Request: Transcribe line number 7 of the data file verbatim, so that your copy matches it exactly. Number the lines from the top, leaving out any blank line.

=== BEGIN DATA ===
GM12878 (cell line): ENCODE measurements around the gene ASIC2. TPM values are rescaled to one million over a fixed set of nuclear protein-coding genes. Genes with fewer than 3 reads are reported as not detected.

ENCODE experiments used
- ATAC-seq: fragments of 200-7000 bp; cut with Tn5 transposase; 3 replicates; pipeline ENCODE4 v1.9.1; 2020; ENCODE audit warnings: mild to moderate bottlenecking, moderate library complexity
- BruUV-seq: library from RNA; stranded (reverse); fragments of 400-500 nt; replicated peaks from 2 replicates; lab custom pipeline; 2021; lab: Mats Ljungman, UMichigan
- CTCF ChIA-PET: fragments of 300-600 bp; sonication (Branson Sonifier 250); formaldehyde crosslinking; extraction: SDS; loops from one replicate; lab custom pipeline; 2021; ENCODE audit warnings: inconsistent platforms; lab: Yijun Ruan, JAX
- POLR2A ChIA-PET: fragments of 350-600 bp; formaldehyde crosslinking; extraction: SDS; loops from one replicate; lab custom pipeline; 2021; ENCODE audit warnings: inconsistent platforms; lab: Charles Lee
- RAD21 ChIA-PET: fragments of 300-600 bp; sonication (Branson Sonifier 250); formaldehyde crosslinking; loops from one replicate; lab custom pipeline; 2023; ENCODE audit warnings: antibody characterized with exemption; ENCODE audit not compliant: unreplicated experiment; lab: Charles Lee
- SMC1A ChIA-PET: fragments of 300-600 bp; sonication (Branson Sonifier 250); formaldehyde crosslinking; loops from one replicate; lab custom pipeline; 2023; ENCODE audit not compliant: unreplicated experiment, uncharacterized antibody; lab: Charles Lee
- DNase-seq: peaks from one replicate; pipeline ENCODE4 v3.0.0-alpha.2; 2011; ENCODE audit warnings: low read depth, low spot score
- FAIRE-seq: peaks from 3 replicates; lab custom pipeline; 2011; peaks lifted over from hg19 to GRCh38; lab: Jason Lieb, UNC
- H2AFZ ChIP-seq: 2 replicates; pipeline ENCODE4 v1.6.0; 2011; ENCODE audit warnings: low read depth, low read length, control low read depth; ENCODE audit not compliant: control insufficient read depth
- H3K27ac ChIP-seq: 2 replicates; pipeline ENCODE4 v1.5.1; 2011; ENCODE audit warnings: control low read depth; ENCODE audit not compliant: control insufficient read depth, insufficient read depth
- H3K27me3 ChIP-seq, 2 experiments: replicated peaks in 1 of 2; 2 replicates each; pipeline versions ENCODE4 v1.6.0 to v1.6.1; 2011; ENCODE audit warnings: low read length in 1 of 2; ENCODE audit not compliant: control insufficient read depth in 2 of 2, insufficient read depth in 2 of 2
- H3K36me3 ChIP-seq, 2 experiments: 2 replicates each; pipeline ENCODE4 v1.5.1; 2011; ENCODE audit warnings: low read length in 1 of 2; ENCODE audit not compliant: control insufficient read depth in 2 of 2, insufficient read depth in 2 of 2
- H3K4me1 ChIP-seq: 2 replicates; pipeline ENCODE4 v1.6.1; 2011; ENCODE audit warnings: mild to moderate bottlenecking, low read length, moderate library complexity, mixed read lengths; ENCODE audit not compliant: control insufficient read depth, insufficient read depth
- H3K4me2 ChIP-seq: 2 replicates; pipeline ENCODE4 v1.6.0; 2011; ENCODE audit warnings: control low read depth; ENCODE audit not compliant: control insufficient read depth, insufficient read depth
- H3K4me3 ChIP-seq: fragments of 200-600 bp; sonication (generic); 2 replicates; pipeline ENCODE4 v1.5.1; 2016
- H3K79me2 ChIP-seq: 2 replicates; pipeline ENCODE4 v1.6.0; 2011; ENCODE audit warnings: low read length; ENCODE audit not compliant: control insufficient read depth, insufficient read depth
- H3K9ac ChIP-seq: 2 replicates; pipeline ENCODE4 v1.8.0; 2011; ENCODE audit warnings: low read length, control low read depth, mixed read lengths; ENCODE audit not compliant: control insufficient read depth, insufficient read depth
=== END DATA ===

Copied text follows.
- RAD21 ChIA-PET: fragments of 300-600 bp; sonication (Branson Sonifier 250); formaldehyde crosslinking; loops from one replicate; lab custom pipeline; 2023; ENCODE audit warnings: antibody characterized with exemption; ENCODE audit not compliant: unreplicated experiment; lab: Charles Lee